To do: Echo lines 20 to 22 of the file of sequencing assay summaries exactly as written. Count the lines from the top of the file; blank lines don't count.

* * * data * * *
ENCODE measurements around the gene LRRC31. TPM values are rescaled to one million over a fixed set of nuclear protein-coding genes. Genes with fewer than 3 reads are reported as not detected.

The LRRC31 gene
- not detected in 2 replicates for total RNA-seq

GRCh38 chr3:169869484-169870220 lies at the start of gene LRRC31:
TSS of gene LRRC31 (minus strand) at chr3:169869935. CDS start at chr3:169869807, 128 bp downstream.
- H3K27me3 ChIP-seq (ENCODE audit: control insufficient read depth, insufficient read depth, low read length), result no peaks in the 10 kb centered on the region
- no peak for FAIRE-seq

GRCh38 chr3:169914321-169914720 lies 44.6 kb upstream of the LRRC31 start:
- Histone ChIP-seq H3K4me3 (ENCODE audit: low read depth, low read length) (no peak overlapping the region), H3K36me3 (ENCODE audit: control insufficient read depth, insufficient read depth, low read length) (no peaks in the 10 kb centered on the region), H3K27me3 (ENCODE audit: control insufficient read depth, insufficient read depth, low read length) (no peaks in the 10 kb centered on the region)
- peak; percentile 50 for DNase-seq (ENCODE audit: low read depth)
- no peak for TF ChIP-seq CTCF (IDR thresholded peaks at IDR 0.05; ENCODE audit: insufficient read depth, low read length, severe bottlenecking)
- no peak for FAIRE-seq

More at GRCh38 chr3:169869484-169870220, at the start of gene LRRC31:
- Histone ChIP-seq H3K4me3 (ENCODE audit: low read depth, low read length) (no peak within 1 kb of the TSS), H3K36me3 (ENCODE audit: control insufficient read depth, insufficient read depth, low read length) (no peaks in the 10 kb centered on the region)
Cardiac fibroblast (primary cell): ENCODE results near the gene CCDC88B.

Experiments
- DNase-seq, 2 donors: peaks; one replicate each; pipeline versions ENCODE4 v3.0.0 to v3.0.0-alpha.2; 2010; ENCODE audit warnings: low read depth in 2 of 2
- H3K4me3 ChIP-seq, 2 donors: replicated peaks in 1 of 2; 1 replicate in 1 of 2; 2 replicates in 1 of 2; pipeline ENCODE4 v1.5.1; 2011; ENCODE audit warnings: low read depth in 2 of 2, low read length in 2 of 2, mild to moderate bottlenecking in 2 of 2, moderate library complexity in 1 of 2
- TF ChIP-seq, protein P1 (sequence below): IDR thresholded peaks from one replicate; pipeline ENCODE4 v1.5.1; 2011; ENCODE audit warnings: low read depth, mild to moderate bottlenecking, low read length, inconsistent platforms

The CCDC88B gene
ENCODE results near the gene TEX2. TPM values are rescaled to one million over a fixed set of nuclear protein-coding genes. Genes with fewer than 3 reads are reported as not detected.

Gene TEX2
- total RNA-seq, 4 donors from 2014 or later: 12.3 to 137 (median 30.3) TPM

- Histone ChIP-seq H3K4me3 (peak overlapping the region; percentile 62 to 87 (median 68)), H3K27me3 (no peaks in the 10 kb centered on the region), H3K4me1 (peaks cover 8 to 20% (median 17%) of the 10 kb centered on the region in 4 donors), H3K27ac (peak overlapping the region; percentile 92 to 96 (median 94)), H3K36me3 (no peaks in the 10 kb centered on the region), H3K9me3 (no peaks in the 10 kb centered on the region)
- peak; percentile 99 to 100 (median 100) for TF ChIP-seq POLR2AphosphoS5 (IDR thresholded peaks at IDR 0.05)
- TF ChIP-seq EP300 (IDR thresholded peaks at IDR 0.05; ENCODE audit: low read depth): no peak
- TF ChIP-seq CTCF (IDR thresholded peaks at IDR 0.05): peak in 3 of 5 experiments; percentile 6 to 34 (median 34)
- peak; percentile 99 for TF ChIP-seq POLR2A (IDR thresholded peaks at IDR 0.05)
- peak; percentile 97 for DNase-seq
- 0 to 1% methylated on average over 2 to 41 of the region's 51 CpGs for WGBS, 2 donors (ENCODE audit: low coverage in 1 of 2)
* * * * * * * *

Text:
The CCDC88B gene
ENCODE results near the gene TEX2. TPM values are rescaled to one million over a fixed set of nuclear protein-coding genes. Genes with fewer than 3 reads are reported as not detected.

Gene TEX2